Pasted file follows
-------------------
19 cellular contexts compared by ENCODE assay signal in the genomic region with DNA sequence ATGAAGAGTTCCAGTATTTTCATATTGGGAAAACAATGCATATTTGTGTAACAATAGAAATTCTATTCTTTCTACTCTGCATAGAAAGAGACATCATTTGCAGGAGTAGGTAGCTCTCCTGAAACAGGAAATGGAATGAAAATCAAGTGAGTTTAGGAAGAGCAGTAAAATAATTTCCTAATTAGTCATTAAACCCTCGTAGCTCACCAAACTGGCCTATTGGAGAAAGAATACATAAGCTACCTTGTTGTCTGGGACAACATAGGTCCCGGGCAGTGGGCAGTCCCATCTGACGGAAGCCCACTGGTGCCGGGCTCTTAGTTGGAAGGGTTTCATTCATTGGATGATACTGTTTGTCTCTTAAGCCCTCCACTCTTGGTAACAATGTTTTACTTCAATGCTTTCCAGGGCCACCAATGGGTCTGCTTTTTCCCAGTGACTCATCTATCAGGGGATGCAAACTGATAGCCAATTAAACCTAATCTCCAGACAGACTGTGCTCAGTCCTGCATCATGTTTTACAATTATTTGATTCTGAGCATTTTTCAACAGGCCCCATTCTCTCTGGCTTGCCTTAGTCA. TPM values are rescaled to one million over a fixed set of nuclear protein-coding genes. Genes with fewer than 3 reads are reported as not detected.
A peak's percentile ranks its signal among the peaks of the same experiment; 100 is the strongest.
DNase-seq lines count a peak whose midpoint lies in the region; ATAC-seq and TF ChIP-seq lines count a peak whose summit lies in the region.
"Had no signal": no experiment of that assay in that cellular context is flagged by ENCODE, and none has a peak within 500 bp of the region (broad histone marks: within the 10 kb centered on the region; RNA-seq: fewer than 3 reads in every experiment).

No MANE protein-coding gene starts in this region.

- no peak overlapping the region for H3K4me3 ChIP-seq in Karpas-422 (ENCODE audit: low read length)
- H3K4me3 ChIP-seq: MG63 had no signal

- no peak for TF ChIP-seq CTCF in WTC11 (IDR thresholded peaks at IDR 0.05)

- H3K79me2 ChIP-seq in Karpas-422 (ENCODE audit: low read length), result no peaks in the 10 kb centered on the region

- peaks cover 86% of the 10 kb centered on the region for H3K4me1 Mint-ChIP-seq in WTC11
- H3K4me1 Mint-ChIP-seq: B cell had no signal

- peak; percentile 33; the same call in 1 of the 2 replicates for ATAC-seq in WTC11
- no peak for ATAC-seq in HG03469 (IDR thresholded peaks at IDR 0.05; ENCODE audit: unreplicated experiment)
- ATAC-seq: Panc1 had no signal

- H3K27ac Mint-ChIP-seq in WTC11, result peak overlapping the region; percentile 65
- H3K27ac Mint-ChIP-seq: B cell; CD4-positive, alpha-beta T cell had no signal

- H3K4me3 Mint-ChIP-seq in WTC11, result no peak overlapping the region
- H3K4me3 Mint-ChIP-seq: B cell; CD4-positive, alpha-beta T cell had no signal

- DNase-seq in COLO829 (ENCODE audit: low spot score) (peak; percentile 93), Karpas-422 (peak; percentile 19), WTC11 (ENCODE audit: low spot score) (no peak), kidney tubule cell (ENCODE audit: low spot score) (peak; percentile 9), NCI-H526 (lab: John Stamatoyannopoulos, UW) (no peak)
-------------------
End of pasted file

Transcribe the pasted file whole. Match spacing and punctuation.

19 cellular contexts compared by ENCODE assay signal in the genomic region with DNA sequence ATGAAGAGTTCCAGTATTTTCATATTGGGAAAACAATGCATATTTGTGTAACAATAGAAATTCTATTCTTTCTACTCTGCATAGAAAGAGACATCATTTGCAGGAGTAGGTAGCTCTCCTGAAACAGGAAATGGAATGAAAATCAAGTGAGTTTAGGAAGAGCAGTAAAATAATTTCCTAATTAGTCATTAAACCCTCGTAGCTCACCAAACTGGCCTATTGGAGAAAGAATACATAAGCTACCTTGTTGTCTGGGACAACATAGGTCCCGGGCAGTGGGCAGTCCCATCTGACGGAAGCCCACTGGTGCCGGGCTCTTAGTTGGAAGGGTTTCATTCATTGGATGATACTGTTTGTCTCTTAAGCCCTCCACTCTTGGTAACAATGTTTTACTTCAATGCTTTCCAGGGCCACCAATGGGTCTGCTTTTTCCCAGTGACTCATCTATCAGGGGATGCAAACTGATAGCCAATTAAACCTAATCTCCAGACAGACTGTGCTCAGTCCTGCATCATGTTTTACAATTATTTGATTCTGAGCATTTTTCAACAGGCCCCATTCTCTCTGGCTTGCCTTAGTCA. TPM values are rescaled to one million over a fixed set of nuclear protein-coding genes. Genes with fewer than 3 reads are reported as not detected.
A peak's percentile ranks its signal among the peaks of the same experiment; 100 is the strongest.
DNase-seq lines count a peak whose midpoint lies in the region; ATAC-seq and TF ChIP-seq lines count a peak whose summit lies in the region.
"Had no signal": no experiment of that assay in that cellular context is flagged by ENCODE, and none has a peak within 500 bp of the region (broad histone marks: within the 10 kb centered on the region; RNA-seq: fewer than 3 reads in every experiment).

No MANE protein-coding gene starts in this region.

- no peak overlapping the region for H3K4me3 ChIP-seq in Karpas-422 (ENCODE audit: low read length)
- H3K4me3 ChIP-seq: MG63 had no signal

- no peak for TF ChIP-seq CTCF in WTC11 (IDR thresholded peaks at IDR 0.05)

- H3K79me2 ChIP-seq in Karpas-422 (ENCODE audit: low read length), result no peaks in the 10 kb centered on the region

- peaks cover 86% of the 10 kb centered on the region for H3K4me1 Mint-ChIP-seq in WTC11
- H3K4me1 Mint-ChIP-seq: B cell had no signal

- peak; percentile 33; the same call in 1 of the 2 replicates for ATAC-seq in WTC11
- no peak for ATAC-seq in HG03469 (IDR thresholded peaks at IDR 0.05; ENCODE audit: unreplicated experiment)
- ATAC-seq: Panc1 had no signal

- H3K27ac Mint-ChIP-seq in WTC11, result peak overlapping the region; percentile 65
- H3K27ac Mint-ChIP-seq: B cell; CD4-positive, alpha-beta T cell had no signal

- H3K4me3 Mint-ChIP-seq in WTC11, result no peak overlapping the region
- H3K4me3 Mint-ChIP-seq: B cell; CD4-positive, alpha-beta T cell had no signal

- DNase-seq in COLO829 (ENCODE audit: low spot score) (peak; percentile 93), Karpas-422 (peak; percentile 19), WTC11 (ENCODE audit: low spot score) (no peak), kidney tubule cell (ENCODE audit: low spot score) (peak; percentile 9), NCI-H526 (lab: John Stamatoyannopoulos, UW) (no peak)